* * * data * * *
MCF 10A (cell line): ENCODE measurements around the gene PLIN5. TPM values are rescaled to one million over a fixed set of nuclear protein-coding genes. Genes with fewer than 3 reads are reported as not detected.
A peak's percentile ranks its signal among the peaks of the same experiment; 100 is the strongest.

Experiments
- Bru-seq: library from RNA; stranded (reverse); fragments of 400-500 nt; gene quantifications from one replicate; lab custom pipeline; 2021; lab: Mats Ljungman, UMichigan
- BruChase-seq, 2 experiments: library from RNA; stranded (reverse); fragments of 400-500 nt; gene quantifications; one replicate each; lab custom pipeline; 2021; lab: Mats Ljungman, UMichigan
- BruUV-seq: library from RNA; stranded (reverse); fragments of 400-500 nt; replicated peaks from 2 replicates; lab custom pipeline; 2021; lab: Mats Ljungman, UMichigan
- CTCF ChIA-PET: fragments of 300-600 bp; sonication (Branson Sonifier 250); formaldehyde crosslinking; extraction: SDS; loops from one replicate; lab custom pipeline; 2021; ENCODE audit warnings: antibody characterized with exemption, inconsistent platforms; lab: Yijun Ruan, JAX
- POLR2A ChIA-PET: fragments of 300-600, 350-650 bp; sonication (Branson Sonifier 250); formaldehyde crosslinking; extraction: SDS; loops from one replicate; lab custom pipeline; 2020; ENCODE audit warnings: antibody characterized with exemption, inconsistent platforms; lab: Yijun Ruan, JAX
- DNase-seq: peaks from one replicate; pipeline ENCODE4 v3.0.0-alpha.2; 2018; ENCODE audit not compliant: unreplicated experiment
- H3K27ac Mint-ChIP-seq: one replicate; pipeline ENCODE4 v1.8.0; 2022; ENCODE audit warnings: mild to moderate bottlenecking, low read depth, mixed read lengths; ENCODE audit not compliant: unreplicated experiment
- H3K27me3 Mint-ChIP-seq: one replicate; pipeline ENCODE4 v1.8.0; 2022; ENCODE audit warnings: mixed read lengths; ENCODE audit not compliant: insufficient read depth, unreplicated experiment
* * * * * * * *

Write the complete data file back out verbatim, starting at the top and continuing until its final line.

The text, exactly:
MCF 10A (cell line): ENCODE measurements around the gene PLIN5. TPM values are rescaled to one million over a fixed set of nuclear protein-coding genes. Genes with fewer than 3 reads are reported as not detected.
A peak's percentile ranks its signal among the peaks of the same experiment; 100 is the strongest.

Experiments
- Bru-seq: library from RNA; stranded (reverse); fragments of 400-500 nt; gene quantifications from one replicate; lab custom pipeline; 2021; lab: Mats Ljungman, UMichigan
- BruChase-seq, 2 experiments: library from RNA; stranded (reverse); fragments of 400-500 nt; gene quantifications; one replicate each; lab custom pipeline; 2021; lab: Mats Ljungman, UMichigan
- BruUV-seq: library from RNA; stranded (reverse); fragments of 400-500 nt; replicated peaks from 2 replicates; lab custom pipeline; 2021; lab: Mats Ljungman, UMichigan
- CTCF ChIA-PET: fragments of 300-600 bp; sonication (Branson Sonifier 250); formaldehyde crosslinking; extraction: SDS; loops from one replicate; lab custom pipeline; 2021; ENCODE audit warnings: antibody characterized with exemption, inconsistent platforms; lab: Yijun Ruan, JAX
- POLR2A ChIA-PET: fragments of 300-600, 350-650 bp; sonication (Branson Sonifier 250); formaldehyde crosslinking; extraction: SDS; loops from one replicate; lab custom pipeline; 2020; ENCODE audit warnings: antibody characterized with exemption, inconsistent platforms; lab: Yijun Ruan, JAX
- DNase-seq: peaks from one replicate; pipeline ENCODE4 v3.0.0-alpha.2; 2018; ENCODE audit not compliant: unreplicated experiment
- H3K27ac Mint-ChIP-seq: one replicate; pipeline ENCODE4 v1.8.0; 2022; ENCODE audit warnings: mild to moderate bottlenecking, low read depth, mixed read lengths; ENCODE audit not compliant: unreplicated experiment
- H3K27me3 Mint-ChIP-seq: one replicate; pipeline ENCODE4 v1.8.0; 2022; ENCODE audit warnings: mixed read lengths; ENCODE audit not compliant: insufficient read depth, unreplicated experiment